In the initial modeling of atoms, the focus was on their accessible, outlying parts, the electron clouds. The nuclei of atoms, which contain most of their mass and all of their positive charge, were treated as so many tiny (but very heavy!) black boxes, buried in the core. There was no theory for the values of nuclear masses or their other properties; these were simply taken from experiment. That pragmatic approach was extremely fruitful and to this day provides the working basis for practical applications of physics in chemistry, materials science, and biology. But it failed to provide a theory that was in our sense simple, and so it left the ultimate ambitions of a Pythagorean physics unfulfilled.

Starting in the early 1930s, with electrons under control, the frontier of fundamental physics moved inward, to the nuclei. This is not the occasion to recount the complex history of the heroic constructions and ingenious deductions that at last, after fifty years of strenuous international effort, fully exposed the secrets of this inaccessible domain. Fortunately, the answer is easier to describe, and it advances and consummates our theme.

The theory that governs atomic nuclei is quantum chromodynamics, or QCD. As its name hints, QCD is firmly based on quantum mechanics. Its mathematical basis is a direct generalization of QED, incorporating a more intricate structure supporting enhanced symmetry. Metaphorically, QCD stands to QED as an icosahedron stands to a triangle. The basic players in QCD are quarks and gluons. For constructing an accurate model of ordinary matter just two kinds of quarks, called up and down or simply u and d, need to be considered. (There are four other kinds, at least, but they are highly unstable and not important for ordinary matter.) Protons, neutrons, π mesons, and a vast zoo of very short-lived particles called resonances are constructed from these building blocks. The particles and resonances observed in the real word match the resonant wave patterns of quarks and gluons in the concept-world of QCD, much as states of atoms match the resonant wave patterns of electrons. You can predict their masses and properties directly by solving the equations.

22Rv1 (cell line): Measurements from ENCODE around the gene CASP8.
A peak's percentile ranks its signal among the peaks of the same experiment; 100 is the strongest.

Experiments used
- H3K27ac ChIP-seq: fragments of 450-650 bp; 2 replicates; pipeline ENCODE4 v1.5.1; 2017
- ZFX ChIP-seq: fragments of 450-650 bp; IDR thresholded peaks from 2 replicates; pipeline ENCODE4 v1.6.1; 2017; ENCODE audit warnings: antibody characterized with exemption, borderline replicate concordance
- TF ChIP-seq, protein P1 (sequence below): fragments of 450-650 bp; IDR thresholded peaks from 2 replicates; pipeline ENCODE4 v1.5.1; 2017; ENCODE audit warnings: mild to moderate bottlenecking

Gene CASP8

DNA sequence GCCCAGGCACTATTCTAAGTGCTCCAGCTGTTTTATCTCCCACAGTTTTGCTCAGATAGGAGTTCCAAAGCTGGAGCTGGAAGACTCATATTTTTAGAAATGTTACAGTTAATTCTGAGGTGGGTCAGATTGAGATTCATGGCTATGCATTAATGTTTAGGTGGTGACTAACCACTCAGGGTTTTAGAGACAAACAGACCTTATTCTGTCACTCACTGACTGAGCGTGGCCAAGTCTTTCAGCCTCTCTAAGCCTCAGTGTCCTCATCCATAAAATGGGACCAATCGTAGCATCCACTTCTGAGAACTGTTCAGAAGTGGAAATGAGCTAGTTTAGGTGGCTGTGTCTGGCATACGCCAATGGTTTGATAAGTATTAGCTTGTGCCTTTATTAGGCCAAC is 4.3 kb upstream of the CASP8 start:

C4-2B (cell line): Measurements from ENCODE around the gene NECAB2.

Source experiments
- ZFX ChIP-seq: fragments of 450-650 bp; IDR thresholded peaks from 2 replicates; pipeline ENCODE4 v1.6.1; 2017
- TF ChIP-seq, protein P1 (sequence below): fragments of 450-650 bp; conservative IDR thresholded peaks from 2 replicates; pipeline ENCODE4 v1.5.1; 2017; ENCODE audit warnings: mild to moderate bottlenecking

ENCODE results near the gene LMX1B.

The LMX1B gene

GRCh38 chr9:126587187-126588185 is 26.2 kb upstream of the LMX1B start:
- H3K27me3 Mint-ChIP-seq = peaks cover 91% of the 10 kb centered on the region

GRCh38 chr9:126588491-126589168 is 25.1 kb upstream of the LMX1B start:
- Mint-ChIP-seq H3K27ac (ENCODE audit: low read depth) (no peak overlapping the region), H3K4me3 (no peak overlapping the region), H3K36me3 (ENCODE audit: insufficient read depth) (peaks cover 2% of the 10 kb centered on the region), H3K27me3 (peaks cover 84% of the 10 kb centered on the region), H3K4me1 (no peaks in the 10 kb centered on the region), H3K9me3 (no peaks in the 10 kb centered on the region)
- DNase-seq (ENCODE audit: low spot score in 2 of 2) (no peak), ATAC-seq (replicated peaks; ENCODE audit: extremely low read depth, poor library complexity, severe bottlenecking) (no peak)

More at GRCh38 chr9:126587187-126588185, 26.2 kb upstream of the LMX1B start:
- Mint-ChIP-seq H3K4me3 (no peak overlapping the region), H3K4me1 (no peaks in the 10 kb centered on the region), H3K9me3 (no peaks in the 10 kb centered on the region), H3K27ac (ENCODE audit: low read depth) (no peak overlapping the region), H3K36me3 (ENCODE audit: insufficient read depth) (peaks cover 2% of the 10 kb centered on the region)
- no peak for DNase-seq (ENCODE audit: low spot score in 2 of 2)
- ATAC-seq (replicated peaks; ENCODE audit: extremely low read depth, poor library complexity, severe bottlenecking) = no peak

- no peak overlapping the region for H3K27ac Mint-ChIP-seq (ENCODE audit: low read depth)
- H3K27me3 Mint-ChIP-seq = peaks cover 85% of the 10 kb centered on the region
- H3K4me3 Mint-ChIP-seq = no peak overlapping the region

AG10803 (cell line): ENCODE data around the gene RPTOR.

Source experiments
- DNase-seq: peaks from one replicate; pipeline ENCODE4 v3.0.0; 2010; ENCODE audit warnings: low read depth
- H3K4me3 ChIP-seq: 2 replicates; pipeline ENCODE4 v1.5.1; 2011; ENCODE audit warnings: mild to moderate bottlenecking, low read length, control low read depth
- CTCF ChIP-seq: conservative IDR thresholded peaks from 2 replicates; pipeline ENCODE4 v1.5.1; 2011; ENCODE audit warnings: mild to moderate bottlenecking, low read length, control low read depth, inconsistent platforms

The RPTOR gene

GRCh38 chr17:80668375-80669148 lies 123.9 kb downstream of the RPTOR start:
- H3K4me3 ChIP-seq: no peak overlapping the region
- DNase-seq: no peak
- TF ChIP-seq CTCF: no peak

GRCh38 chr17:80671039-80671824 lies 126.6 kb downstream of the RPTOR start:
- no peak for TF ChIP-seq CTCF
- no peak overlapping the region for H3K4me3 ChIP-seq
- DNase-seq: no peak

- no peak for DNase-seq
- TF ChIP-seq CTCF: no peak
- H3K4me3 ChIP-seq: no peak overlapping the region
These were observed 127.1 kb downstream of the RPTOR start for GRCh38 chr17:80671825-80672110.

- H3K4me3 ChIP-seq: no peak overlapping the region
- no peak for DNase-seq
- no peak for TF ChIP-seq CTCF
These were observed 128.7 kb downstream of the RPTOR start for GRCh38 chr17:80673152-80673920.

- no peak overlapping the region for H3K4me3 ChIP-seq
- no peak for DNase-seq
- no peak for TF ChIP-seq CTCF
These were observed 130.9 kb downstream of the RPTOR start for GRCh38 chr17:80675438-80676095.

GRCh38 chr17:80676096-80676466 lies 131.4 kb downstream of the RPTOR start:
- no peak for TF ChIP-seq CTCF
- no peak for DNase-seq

A peculiar feature of QCD, and a major reason why it was hard to discover, is that the quarks and gluons are never found in isolation, but always in complex associations. QCD actually predicts this “confinement” property, but that’s not easy to prove.